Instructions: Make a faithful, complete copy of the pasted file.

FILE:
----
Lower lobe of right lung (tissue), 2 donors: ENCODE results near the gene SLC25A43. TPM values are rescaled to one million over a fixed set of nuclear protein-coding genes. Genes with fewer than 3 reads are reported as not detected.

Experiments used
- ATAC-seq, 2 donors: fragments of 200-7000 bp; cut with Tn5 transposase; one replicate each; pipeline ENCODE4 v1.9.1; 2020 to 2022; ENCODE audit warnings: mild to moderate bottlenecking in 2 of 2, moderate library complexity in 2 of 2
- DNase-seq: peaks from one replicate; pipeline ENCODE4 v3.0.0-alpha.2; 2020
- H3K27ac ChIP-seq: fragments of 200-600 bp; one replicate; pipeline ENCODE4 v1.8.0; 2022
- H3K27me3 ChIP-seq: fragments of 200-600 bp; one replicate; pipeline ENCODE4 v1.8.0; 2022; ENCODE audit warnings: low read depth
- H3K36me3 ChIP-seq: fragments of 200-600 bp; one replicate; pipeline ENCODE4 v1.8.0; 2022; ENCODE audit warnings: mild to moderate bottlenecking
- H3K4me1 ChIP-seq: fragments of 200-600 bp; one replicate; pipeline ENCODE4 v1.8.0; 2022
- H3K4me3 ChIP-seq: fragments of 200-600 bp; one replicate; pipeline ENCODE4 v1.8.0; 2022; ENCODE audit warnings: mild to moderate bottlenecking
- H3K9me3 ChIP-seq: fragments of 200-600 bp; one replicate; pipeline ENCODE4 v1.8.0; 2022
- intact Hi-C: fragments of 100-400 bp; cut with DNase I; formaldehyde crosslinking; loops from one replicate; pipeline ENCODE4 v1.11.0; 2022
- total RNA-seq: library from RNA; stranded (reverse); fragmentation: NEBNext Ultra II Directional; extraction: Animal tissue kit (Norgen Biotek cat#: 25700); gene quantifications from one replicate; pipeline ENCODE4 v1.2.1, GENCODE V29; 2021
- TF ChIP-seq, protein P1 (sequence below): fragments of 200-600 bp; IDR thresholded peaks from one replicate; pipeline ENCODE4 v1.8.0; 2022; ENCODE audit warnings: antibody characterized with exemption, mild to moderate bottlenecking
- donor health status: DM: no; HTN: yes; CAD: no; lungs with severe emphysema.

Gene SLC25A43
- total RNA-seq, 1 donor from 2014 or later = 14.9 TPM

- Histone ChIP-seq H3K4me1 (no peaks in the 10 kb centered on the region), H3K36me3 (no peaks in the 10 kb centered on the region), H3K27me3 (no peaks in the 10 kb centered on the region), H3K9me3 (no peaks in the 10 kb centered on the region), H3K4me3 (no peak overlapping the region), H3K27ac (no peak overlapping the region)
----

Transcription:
Lower lobe of right lung (tissue), 2 donors: ENCODE results near the gene SLC25A43. TPM values are rescaled to one million over a fixed set of nuclear protein-coding genes. Genes with fewer than 3 reads are reported as not detected.

Experiments used
- ATAC-seq, 2 donors: fragments of 200-7000 bp; cut with Tn5 transposase; one replicate each; pipeline ENCODE4 v1.9.1; 2020 to 2022; ENCODE audit warnings: mild to moderate bottlenecking in 2 of 2, moderate library complexity in 2 of 2
- DNase-seq: peaks from one replicate; pipeline ENCODE4 v3.0.0-alpha.2; 2020
- H3K27ac ChIP-seq: fragments of 200-600 bp; one replicate; pipeline ENCODE4 v1.8.0; 2022
- H3K27me3 ChIP-seq: fragments of 200-600 bp; one replicate; pipeline ENCODE4 v1.8.0; 2022; ENCODE audit warnings: low read depth
- H3K36me3 ChIP-seq: fragments of 200-600 bp; one replicate; pipeline ENCODE4 v1.8.0; 2022; ENCODE audit warnings: mild to moderate bottlenecking
- H3K4me1 ChIP-seq: fragments of 200-600 bp; one replicate; pipeline ENCODE4 v1.8.0; 2022
- H3K4me3 ChIP-seq: fragments of 200-600 bp; one replicate; pipeline ENCODE4 v1.8.0; 2022; ENCODE audit warnings: mild to moderate bottlenecking
- H3K9me3 ChIP-seq: fragments of 200-600 bp; one replicate; pipeline ENCODE4 v1.8.0; 2022
- intact Hi-C: fragments of 100-400 bp; cut with DNase I; formaldehyde crosslinking; loops from one replicate; pipeline ENCODE4 v1.11.0; 2022
- total RNA-seq: library from RNA; stranded (reverse); fragmentation: NEBNext Ultra II Directional; extraction: Animal tissue kit (Norgen Biotek cat#: 25700); gene quantifications from one replicate; pipeline ENCODE4 v1.2.1, GENCODE V29; 2021
- TF ChIP-seq, protein P1 (sequence below): fragments of 200-600 bp; IDR thresholded peaks from one replicate; pipeline ENCODE4 v1.8.0; 2022; ENCODE audit warnings: antibody characterized with exemption, mild to moderate bottlenecking
- donor health status: DM: no; HTN: yes; CAD: no; lungs with severe emphysema.

Gene SLC25A43
- total RNA-seq, 1 donor from 2014 or later = 14.9 TPM

- Histone ChIP-seq H3K4me1 (no peaks in the 10 kb centered on the region), H3K36me3 (no peaks in the 10 kb centered on the region), H3K27me3 (no peaks in the 10 kb centered on the region), H3K9me3 (no peaks in the 10 kb centered on the region), H3K4me3 (no peak overlapping the region), H3K27ac (no peak overlapping the region)